Sports medicine helps people make meaningful changes in their lives through exercise. Sports medicine professionals work with both athletes and non-athletes. While they may help train professional athletes, this career path also helps non-athletes, such as people who struggle to work out or cook nutritious meals. Sports medicine professionals also assist those with injuries or chronic illnesses.
If you pursue a degree in sports medicine, you can work in a variety of growing industries in the field. The Bureau of Labor Statistics (BLS) projects that positions for fitness trainers will increase 10% by 2026. The BLS also projects that positions for athletic trainers and physical therapists will increase by 23% and 28% respectively.
Should I Get a Master's in Sports Medicine?
Earning a master's degree in sports medicine could be the first step in your career as an athletic or personal trainer. Students learn how to create personalized fitness guides and train clients. Coursework covers science, with classes in biology, anatomy, and physiology. In addition to an emphasis in nutrition and kinesiology, many sports medicine students learn how fitness helps people suffering from injury or illness.
Before you apply to sports medicine degree programs, consider whether you want to pursue an online or on-campus degree. Online programs are a good option for working professionals and nontraditional students. These programs allow you to take as many or as few credit hours as you can manage each semester. On-campus programs may be better for traditional students, if you just graduated with a bachelor's degree and want to go straight to graduate school, or if you prefer in-person connections with your peers and professors.
Master's degrees in sports medicine prepare you for a variety of certifications, such as personal training, exercise physiology, and nutrition. Additionally, earning a master's degree will give you an advantage on the job market.
What Can I Do With a Master's in Sports Medicine?
Students who enroll in master's in sports medicine programs can choose between a variety of career paths: exercise physiologists, nutritionists, or physical therapists. They can also become athletic trainers or fitness trainers. Some positions align more with treating patients, while other professionals, like personal trainers, are based more in general fitness. Students of sports medicine must have a passion for health and interpersonal relationship skills, and excel at long-term planning.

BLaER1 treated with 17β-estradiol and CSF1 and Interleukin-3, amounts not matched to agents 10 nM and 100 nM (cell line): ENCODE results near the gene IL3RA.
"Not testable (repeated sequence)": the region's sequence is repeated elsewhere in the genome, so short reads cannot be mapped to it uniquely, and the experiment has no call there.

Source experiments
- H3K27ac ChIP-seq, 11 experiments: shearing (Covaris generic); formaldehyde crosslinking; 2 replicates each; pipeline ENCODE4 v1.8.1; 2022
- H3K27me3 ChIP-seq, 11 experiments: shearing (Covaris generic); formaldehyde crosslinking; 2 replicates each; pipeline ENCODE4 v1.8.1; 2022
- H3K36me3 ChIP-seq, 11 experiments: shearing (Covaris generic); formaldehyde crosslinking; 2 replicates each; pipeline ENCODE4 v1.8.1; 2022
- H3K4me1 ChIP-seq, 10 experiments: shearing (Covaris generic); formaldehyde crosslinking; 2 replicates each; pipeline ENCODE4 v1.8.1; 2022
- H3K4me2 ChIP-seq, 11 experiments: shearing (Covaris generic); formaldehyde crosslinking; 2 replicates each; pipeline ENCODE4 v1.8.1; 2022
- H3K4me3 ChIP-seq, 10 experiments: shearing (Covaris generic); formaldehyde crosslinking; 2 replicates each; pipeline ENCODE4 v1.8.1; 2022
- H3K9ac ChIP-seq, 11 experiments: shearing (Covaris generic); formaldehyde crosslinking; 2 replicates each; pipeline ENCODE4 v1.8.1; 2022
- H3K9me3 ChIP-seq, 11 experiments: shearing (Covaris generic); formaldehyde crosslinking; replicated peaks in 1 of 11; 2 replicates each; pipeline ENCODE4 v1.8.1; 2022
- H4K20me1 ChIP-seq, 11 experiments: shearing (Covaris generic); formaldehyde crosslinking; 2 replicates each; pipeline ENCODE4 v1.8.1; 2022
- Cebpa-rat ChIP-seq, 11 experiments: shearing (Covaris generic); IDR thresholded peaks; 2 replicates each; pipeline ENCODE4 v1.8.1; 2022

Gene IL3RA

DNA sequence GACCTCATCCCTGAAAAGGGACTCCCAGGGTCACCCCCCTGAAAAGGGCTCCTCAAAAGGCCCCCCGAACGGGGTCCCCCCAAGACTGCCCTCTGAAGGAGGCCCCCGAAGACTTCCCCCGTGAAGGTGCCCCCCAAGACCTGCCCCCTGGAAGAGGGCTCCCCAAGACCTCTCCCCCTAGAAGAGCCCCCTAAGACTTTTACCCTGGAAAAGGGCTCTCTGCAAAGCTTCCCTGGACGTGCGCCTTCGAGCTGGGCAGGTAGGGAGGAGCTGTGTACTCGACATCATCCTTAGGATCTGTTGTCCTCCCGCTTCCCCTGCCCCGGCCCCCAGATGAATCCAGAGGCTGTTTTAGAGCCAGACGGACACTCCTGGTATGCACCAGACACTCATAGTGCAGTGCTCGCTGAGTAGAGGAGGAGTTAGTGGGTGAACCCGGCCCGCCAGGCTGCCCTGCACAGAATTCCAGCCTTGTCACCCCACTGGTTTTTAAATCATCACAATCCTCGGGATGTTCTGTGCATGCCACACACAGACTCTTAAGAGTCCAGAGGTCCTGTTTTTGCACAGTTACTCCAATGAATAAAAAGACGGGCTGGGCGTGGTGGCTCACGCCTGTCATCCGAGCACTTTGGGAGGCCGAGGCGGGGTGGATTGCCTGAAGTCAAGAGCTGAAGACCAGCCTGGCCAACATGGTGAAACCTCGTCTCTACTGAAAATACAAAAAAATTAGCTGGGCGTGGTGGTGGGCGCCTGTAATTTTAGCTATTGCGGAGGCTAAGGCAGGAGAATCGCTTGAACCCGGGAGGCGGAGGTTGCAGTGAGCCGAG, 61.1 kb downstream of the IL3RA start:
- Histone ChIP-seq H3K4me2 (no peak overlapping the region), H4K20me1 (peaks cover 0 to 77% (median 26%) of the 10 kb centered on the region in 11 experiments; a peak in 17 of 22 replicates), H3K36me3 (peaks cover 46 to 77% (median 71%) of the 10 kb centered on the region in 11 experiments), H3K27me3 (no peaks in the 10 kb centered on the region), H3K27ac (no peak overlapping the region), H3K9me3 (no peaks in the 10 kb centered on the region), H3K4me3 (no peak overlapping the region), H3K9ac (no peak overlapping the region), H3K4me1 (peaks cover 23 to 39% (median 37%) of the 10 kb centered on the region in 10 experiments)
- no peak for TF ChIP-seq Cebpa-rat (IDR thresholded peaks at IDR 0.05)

- Athletic Trainer
Athletic trainers treat injuries for athletes and evaluate bodily damage after an injury. After they diagnose the problem, they can provide emergency care or first aid if needed. They also complete administrative duties, like keeping records of players' injuries and treatment plans.
Median Annual Salary: $46,630
Projected Growth Rate: 23%
- Exercise Physiologist
Exercise physiologists help patients get stronger as they recover from a major injury or battle chronic diseases. These professionals develop fitness plans and help patients recover by improving cardiovascular function, flexibility, and general health.
Median Annual Salary: $49,090
Projected Growth Rate: 13%
- Fitness Trainer and Instructor
Fitness trainers, or personal trainers, help clients stay healthy, and meet and work regularly with individuals or groups. During client sessions, fitness trainers show people how to use exercise equipment in order to meet their goals, like gaining muscle or losing weight.
Median Annual Salary: $39,210
Projected Growth Rate: 10%
- Physical Therapist
Physical therapists use movement to aid people who are sick or injured in overcoming illnesses or pain. Although receiving a master's in sports medicine works as a first step to becoming a physical therapist, these professionals must earn their doctor of physical therapy degree and obtain a state license.
Median Annual Salary: $86,850
Projected Growth Rate: 28%
Nutritionists guide clients in managing their diets in order to lead healthy lifestyles. Nutritionists, or dieticians, often work with athletes to advise them on how to achieve peak physical performance through diet. They follow the latest research in nutrition science, and also track their clients' nutrition.
Median Annual Salary: $59,410
Projected Growth Rate: 15%
How to Choose a Master's in Sports Medicine Program
There are several options for potential sports medicine degree programs, which can seem overwhelming. When evaluating schools, students must consider multiple factors, including the curriculum and cost of living.
When choosing a program one of the most important aspects to consider is cost. Before applying, you should know the school's tuition rates, along with other costs like textbooks and technology fees. You might also qualify for scholarships, grants, or loans, which reduce high tuition prices. Additionally, make sure you know how long the program will take to complete.